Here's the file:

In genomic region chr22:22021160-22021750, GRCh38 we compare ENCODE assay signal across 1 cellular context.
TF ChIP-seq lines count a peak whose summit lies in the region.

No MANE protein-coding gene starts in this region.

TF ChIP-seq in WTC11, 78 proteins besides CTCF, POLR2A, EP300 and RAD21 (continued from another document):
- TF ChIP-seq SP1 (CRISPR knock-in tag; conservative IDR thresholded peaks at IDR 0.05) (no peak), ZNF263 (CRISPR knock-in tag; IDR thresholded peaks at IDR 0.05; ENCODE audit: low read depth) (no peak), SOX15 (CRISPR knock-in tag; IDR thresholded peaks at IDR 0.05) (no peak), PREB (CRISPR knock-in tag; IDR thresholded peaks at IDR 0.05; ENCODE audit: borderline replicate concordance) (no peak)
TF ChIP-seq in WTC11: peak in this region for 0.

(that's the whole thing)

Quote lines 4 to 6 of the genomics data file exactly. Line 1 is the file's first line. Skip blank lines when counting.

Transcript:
TF ChIP-seq in WTC11, 78 proteins besides CTCF, POLR2A, EP300 and RAD21 (continued from another document):
- TF ChIP-seq SP1 (CRISPR knock-in tag; conservative IDR thresholded peaks at IDR 0.05) (no peak), ZNF263 (CRISPR knock-in tag; IDR thresholded peaks at IDR 0.05; ENCODE audit: low read depth) (no peak), SOX15 (CRISPR knock-in tag; IDR thresholded peaks at IDR 0.05) (no peak), PREB (CRISPR knock-in tag; IDR thresholded peaks at IDR 0.05; ENCODE audit: borderline replicate concordance) (no peak)
TF ChIP-seq in WTC11: peak in this region for 0.